The meeting and workshop from 10-12 November was organised and hosted by Unite the Union to strengthen union power to respond to the challenges of globalisation in the area. Hull is Europe’s eighth largest port complex by volume and an energy and supply chain hub for the UK.
Participants discussed the impact in the hub area of contracting and subcontracting practices on workers’ health and safety and local community environments and agreed how to work collectively to tackle the race to the bottom.
They agreed steps to ensure that workers and communities benefit from the growing economic opportunities in the area, and decided to establish an Industrial Hubs Combine, with members from all sectors across the hub area, to act as a forum for co-ordinating joint campaigning. The programme will provide training and encourage goal setting that is worker-led.
One participant said: "Over the last five years, with the global recession, globalisation means all of us will suffer. It has a knock on effect on all industries, which affects us in our workplace. On the other hand, during the good times, we all can benefit, so globalisation can be a force for good. The only problem is, we will only benefit if we workers are globally organised the way that businesses are globally organised. That's why I'm very happy to be participating here today."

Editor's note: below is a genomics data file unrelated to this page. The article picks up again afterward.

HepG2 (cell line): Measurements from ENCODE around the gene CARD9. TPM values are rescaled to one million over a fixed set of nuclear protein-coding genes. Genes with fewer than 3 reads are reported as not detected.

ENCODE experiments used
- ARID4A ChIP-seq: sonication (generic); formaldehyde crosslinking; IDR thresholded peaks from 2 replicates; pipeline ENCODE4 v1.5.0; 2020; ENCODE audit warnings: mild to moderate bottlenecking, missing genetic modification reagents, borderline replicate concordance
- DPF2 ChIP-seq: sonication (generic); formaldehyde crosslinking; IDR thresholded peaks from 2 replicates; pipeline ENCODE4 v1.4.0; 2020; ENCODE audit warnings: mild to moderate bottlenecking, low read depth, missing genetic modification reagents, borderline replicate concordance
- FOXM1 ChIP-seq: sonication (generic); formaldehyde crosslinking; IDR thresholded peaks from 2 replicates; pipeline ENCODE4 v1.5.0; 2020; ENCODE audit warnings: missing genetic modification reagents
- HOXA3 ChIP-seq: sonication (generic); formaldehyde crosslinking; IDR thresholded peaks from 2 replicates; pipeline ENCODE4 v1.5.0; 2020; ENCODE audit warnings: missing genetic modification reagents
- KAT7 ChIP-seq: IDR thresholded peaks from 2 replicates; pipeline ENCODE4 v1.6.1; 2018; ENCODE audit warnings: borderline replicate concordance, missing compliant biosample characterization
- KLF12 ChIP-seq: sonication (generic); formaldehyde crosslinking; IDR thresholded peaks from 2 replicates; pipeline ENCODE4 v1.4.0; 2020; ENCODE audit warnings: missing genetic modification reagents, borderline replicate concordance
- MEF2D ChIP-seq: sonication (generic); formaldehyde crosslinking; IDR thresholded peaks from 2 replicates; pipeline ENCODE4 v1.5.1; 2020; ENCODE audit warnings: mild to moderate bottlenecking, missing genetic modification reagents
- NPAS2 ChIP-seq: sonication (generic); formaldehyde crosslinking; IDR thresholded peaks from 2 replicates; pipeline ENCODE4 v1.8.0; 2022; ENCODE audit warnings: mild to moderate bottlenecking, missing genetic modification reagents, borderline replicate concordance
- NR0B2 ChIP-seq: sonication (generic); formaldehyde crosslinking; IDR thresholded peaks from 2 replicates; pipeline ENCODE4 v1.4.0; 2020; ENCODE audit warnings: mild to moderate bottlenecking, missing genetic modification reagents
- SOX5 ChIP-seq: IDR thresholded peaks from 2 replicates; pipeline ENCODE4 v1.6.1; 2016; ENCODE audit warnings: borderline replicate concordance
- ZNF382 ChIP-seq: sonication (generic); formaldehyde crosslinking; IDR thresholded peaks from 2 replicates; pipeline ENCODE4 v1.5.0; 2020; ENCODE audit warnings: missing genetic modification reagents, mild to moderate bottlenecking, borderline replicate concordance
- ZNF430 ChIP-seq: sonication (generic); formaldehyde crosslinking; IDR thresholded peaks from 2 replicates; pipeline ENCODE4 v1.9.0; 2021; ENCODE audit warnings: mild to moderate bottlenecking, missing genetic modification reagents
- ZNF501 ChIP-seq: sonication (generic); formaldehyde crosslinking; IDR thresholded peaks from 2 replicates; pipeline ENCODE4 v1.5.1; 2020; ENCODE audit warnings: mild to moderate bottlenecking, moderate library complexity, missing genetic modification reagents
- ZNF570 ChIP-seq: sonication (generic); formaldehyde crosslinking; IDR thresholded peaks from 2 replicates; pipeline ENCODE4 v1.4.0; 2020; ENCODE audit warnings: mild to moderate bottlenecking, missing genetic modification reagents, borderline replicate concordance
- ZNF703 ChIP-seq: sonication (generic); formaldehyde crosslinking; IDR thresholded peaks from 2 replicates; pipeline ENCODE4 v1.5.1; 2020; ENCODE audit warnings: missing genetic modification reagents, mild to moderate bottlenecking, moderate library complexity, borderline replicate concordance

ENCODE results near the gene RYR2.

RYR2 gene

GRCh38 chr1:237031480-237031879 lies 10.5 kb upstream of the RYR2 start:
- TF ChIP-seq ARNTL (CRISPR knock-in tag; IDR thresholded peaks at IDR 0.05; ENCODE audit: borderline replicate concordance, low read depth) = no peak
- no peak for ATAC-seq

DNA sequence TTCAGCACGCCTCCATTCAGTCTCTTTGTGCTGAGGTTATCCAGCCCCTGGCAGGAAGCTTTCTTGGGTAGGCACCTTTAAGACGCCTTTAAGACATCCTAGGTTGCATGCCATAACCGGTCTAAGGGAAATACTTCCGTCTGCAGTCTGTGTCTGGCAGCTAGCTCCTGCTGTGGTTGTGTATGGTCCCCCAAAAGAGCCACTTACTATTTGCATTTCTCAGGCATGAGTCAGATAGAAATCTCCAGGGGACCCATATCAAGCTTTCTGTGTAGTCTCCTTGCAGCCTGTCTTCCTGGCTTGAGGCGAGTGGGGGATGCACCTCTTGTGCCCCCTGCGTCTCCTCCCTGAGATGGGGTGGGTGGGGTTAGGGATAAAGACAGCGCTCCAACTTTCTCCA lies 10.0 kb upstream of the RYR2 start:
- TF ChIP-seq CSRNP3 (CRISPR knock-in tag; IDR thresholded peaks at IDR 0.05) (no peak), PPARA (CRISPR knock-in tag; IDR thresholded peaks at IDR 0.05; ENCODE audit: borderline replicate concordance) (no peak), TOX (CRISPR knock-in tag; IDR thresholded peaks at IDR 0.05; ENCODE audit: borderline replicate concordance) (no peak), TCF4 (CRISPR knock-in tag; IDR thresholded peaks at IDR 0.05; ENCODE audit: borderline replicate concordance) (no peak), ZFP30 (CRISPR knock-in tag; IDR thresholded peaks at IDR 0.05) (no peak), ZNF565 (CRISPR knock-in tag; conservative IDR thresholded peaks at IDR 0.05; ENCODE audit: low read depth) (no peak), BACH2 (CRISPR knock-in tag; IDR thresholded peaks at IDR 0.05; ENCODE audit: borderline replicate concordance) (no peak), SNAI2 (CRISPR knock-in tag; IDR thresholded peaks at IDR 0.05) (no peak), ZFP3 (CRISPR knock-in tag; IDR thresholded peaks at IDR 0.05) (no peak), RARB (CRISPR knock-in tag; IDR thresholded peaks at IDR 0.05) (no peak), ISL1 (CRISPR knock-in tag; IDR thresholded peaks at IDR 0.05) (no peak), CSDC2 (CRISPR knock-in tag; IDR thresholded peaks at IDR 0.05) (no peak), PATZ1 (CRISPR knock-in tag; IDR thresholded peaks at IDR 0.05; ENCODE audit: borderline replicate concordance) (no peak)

Paula Hamilton, ITF industrial hubs programme leader, commented that port-based hubs like Hull were an increasingly important part of the global supply chains that drove commerce and involved workers across multiple transport sectors.